Anticipate that advancement is more likely to be reflected in expanded job functions, rather than upward moves on a corporate pyramid.
Be friends with everyone. Keep in mind that today’s enemy may be tomorrow’s boss.
Constructive criticism should be welcomed. Accept whatever seems to make sense to you.
Don’t bad mouth your colleagues, your employer, or even competitors. People respond best to those who are positive
Evaluations of job performance can be very helpful. If your organization does not conduct periodic evaluations, ask your supervisors for feedback.
Friends can make any job easier and more pleasant. However, when you are new, avoid too close relationships until you get a clearer sense of the organization and people.
Give some thought to the style and culture which characterize your employer and adjust to them.
Hobbies and other interests outside of work will make you a more interesting person and provide a psychological cushion when things are going bad at work.
Identify one or more people who do the kind of work you’d like and try to shadow their activities.
Join professional organizations in your field. The contacts may help with your job and assist if you seek to change positions.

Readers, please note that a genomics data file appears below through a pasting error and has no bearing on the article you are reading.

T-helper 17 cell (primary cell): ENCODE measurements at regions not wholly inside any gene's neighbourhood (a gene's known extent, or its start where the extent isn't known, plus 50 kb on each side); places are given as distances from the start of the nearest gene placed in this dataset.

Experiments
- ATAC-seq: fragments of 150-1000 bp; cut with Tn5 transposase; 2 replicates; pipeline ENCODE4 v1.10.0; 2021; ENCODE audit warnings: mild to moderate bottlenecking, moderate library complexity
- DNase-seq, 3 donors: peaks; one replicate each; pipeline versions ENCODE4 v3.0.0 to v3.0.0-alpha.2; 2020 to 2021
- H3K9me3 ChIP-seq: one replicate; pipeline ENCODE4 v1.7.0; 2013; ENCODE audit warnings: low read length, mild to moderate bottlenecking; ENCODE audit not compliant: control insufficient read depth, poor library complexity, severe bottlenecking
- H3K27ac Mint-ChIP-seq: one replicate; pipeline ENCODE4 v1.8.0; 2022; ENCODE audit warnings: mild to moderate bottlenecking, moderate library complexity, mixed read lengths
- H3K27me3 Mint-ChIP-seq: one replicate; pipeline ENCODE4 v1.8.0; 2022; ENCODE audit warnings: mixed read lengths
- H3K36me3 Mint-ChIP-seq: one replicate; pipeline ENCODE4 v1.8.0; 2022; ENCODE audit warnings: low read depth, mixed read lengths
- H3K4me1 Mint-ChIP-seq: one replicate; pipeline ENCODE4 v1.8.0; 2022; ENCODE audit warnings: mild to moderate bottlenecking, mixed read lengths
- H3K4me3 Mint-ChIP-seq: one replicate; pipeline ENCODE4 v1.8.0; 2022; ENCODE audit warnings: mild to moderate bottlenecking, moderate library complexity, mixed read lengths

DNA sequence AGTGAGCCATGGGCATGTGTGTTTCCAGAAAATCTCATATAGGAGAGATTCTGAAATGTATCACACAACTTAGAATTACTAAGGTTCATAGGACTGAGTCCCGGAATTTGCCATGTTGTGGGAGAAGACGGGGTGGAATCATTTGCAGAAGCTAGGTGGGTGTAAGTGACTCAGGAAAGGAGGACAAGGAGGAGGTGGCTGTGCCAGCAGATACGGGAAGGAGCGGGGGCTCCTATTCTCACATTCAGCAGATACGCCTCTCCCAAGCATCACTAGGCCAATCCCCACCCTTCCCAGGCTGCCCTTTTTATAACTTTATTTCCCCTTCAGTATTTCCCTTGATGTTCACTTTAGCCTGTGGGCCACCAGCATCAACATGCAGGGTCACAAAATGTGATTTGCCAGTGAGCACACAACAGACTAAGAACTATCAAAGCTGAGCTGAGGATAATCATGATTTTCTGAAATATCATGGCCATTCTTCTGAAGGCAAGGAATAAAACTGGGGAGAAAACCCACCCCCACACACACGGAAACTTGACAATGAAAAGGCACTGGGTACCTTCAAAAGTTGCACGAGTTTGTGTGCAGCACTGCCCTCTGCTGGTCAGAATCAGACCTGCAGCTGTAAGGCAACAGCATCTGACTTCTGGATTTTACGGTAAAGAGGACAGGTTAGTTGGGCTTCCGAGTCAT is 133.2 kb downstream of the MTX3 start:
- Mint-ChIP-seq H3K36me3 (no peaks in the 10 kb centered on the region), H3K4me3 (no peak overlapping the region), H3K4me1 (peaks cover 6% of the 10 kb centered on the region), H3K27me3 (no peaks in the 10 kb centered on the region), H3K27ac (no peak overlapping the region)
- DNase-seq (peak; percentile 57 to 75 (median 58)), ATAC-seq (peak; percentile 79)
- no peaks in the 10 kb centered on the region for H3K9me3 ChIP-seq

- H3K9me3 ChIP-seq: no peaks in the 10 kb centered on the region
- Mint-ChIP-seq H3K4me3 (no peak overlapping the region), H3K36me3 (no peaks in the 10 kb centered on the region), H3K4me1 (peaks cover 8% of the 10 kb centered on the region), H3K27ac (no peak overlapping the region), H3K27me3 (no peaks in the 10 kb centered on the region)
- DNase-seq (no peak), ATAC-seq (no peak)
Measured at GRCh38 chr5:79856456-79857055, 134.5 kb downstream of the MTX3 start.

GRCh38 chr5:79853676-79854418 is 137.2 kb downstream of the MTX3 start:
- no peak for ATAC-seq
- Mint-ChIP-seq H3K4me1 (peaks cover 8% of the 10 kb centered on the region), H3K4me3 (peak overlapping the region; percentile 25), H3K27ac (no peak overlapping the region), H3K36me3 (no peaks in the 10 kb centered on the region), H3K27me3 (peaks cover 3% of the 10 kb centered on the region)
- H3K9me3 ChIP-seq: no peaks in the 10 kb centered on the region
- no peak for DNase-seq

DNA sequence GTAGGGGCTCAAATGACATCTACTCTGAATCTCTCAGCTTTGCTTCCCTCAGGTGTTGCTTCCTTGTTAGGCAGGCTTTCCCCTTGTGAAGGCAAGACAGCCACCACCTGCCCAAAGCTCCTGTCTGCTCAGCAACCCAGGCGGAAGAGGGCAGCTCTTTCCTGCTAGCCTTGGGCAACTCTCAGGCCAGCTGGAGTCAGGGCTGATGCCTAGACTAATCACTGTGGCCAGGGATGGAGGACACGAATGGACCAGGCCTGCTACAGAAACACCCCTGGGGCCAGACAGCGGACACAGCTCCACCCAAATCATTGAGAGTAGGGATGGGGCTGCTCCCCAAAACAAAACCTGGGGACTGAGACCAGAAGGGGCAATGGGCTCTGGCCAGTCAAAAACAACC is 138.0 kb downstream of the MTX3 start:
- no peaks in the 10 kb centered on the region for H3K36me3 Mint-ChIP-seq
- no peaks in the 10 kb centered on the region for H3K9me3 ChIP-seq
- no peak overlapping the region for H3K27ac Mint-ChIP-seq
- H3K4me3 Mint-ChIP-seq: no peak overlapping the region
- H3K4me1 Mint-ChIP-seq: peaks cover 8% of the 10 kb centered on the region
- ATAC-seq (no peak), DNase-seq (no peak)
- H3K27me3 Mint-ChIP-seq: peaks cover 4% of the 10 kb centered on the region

Keep in touch with co-workers who left to join other organizations. They may help if you wish to change jobs.
Look for tasks where you can acquire new skills or achievements to add to your resume.
Mentors can play an important role in careers. In early years, seek out one or two who may help you advance. In later years, become a mentor to younger workers who may help you execute your responsibilities.
Negotiating is a very important skill in corporate America today. Add it to your repertoire.
Observe how the most successful employees operate and try to emulate their skills.
Paperwork is important. Save copies ofjob-related correspondence, reports of which you are proud, etc. to document your career.
Quitting a job is always difficult. If you change employers, try to leave without alienating those who remain with the organization.
Recessions and cutbacks may be anticipated. Have a few fallback positions or a paying part-time job in mind.
Salary is important but the long-range potential of a job is even more critical
Teamwork rather than individual activity seems to be the key to success in today’s work world.
Unless you clearly stand out in a group, seek projects where your work will be clearly identified and recognized.
Volunteer with community organizations. Employers like staff members who perform community service and you may develop contacts which may help your career.
Work smart, not just hard. Put the most emphasis on your most critical functions.
X–cell at what you do. That’s the best way to ensure career success. Nothing will help your career more than a reputation for high quality work.
Your boss will play a key role in determining your future prospects. Learn what he or she thinks are the most important parts of your job and emphasize them.
Zero in on your organization’s goals and keep them in mind as you make daily on-the-job decisions.